Projects and other Conservancy News

Mount Artaban  |  Nature Reserves  |  Streamkeepers and Mapping Project
Marking Trails  |  Environmentally Sensitive Areas Study

2012 In Review

Nature Reserves: At a special Director's meeting on 8 January, a Memorandum of Understanding was signed between the Gambier Island Conservancy and the Sunshine Coast Conservation Association (SCCA), which forms a protocol on how the two organizations will cooperate in being co-covenant holders on the protective covenants on the three Islands Trust Fund Nature Reserves in the vicinity of Brigade Bay, on Gambier.

On 11 February, John Gibbs from the SCCA, Boris Gorgitza,Tess Johnston, Peter Scholefield, Mike Stamford and Maria Van Dyk from the Conservancy accompanied Jeff Ralph from the Islands Trust Fund office on a visit to the nature reserves to examine possibilities for restoration work on the reserves.

Nature reserves on Gambier Island

Nature reserves near Brigade Bay, Gambier Island
source: Islands Trust Fund

The annual monitoring visit to the three nature reserves was conducted on 21 April by Islands Trust Fund consultants Doug Hopwood and Chris Ferris, who were accompanied by Conservancy members, Peter Scholefield and Tess Johnston.  Doug came back to the nature reserves the next day and on the following weekend to collect information for his preparation of a baseline study of the  reserves, which is a prerequisite for the covenants.

Feasibility of a National Park Reserve on Gambier Island: At its 8 January meeting, the directors agreed to invite Nerys Poole, former Bowen councillor and park advocate, to speak with the Conservancy directors on the subject, and also to invite Mel Turner of Bowen who was involved with the consultations on the proposed feasibility study for a Bowen Island National Park Preserve.

Both Nerys and Mel came to the director's meeting on 19 February, discussed their experience on Bowen Island and gave us their reasons why they thought the referendum to proceed with the Feasibility Study was defeated. They suggested that detailed preparation work be done before seeking input from the community on a proposed feasibility study for a National Park Preserve on Gambier Island. There was general agreement at the AGM that the Conservancy does not want to be a “lead-organization” on an initiative of this size; rather, it would prefer to be part of a Howe-Sound-wide general discussion on the topic.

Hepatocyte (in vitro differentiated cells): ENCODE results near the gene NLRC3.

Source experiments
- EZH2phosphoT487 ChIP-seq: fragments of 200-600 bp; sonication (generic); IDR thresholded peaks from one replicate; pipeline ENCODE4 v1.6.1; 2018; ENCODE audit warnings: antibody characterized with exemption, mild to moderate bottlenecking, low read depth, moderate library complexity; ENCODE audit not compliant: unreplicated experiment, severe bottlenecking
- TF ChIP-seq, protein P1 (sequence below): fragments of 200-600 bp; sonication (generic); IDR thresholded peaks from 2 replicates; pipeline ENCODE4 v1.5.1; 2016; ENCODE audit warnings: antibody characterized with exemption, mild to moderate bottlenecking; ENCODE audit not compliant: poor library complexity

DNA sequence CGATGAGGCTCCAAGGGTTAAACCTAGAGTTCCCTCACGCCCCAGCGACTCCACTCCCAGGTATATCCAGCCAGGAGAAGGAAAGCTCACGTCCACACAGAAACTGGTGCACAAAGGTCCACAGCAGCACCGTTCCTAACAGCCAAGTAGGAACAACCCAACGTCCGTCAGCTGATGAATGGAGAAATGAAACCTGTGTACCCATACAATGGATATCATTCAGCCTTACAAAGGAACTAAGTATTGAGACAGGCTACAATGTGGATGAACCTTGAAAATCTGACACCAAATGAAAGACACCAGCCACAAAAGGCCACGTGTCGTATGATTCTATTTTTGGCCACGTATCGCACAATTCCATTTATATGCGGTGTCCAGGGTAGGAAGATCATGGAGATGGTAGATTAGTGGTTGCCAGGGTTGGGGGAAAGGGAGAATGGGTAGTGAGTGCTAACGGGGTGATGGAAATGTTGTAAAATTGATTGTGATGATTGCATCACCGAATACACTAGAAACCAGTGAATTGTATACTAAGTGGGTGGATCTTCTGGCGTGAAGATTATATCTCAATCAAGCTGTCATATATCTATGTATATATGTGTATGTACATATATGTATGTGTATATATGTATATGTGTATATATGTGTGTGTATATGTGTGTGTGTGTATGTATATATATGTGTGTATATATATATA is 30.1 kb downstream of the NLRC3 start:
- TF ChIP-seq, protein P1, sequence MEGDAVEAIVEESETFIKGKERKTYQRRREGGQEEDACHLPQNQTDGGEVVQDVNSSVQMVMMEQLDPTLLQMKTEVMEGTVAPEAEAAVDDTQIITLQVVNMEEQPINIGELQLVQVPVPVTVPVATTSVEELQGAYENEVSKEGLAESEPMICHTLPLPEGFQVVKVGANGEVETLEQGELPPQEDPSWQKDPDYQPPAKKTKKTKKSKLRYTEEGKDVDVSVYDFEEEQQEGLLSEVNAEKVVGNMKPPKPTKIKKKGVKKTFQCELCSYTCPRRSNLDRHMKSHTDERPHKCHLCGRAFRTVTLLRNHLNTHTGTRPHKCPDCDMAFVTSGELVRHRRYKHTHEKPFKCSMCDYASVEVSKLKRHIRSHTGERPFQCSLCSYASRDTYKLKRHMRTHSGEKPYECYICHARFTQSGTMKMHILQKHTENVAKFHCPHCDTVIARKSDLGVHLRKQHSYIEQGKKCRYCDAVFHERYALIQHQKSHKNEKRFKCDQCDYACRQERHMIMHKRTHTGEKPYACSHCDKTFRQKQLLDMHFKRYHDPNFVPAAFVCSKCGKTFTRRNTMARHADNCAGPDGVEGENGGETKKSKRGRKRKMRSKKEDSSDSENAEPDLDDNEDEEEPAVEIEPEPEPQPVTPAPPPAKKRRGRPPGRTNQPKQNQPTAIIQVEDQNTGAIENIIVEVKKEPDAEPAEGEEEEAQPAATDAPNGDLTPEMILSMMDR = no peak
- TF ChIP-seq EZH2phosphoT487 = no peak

AGM:  One interesting proposal arising from the annual general meeting in the Gambier Island Community Centre on 17 June was that the Conservancy participate in a meeting of those concerned about the future of Howe Sound, including topics such as the proposed Burnco Aggregate Mine Project in McNab Creek Valley (top of page) and the idea of a National Park Preserve on Gambier (below).

To commemorate Wolf Wiedemann's contribution to the Conservancy, it was agreed to use local resources to construct a shelter to house a trail map of Gambier Island and erect it in a prominent outdoor location.
Project planning is underway.

The results of the AGM election of officers were as follows: Peter Scholefield, President;  Boris Gorgitza, Treasurer; Kathy McTaggart, Secretary; and Maria Van Dyk and Mike Stamford, directors-at-large.

Lois Kennedy bequest: The Islands Trust Fund is still considering our suggestion to utilize the Sponsored Crown Grant process to acquire land on Gambier Island--using the bequest from Lois's estate to cover the cost of a land survey and the preparation of a management plan that would be required to establish a new nature reserve on Gambier. It has been learned that Trust Fund staff are now examining the possibility of giving a higher priority to pursuing a sponsored crown grant on Gambier than was previously the case. In the meantime, the funds from Lois's bequest have been securely invested with the Municipal Finance Authority.